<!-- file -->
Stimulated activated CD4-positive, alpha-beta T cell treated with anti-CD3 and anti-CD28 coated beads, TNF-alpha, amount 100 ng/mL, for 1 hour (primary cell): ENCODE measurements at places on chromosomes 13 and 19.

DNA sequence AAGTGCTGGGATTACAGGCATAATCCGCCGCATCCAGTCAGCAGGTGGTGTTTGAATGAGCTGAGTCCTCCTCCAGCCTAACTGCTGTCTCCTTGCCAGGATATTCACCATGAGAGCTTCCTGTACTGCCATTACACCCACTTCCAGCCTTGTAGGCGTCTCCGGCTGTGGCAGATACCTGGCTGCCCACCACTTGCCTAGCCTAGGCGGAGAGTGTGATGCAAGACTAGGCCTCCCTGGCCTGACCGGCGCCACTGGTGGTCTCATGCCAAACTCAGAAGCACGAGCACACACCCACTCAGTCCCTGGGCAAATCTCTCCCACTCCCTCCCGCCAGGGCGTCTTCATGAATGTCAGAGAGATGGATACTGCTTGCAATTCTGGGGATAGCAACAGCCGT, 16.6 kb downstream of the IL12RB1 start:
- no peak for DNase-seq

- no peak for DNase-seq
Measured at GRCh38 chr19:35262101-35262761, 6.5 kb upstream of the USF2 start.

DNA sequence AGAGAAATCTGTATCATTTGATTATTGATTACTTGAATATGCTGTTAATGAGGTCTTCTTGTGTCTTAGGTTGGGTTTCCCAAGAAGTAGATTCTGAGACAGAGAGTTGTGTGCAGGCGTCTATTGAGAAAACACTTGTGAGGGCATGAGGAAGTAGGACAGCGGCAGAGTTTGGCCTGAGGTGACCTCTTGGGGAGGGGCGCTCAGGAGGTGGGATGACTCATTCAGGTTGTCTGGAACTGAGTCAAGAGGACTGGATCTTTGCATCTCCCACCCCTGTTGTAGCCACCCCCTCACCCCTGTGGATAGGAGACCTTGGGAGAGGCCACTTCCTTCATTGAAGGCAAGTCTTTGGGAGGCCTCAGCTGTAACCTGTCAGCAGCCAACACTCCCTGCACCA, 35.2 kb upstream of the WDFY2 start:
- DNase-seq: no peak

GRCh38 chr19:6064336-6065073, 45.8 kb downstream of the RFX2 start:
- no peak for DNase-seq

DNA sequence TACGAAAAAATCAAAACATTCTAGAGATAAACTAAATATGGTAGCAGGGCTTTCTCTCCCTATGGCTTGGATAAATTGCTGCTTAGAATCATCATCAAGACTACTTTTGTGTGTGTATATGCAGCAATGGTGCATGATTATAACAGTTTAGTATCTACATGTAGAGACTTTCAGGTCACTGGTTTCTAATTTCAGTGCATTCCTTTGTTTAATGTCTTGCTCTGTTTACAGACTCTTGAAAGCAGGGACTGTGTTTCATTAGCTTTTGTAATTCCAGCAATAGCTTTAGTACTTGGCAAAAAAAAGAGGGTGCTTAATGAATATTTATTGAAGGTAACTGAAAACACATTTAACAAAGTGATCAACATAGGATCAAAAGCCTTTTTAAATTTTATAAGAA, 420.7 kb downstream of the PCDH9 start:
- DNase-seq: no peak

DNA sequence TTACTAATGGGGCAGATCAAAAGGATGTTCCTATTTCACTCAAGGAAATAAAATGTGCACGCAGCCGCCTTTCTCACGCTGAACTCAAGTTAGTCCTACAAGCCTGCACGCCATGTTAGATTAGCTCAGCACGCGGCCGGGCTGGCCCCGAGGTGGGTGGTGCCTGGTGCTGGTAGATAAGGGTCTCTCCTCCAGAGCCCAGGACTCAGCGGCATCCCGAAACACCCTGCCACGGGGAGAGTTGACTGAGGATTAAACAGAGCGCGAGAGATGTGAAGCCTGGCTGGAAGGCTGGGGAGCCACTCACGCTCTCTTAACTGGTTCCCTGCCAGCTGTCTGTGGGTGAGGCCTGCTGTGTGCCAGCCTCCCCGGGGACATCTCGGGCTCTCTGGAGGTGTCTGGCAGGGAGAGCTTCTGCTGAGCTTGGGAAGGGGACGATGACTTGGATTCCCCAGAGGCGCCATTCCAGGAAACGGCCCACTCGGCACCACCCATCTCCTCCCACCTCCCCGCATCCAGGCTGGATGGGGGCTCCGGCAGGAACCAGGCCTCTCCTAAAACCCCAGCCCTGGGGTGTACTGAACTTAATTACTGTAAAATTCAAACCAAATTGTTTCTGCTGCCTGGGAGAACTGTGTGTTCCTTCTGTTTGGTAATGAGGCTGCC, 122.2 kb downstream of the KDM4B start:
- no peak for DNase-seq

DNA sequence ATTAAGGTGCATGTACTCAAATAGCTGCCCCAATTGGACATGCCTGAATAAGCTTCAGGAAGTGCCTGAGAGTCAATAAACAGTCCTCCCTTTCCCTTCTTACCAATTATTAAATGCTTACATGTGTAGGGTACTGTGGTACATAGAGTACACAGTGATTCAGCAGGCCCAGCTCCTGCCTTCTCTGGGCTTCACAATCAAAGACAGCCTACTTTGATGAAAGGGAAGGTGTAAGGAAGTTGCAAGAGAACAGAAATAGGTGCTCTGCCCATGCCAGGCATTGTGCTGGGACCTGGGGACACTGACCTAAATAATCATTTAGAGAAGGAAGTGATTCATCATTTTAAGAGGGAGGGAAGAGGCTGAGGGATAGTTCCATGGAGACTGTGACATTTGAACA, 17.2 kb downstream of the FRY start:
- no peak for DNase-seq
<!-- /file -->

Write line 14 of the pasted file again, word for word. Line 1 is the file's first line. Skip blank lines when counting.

DNA sequence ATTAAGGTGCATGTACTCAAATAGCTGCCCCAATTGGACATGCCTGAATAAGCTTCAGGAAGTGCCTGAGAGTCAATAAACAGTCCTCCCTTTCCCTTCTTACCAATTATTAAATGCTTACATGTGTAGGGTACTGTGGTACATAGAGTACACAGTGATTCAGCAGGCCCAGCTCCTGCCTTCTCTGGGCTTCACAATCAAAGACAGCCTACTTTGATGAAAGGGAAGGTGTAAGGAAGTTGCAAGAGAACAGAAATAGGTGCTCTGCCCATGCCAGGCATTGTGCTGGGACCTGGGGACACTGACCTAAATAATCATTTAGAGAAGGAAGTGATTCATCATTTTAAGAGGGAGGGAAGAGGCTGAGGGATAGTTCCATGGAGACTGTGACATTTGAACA, 17.2 kb downstream of the FRY start: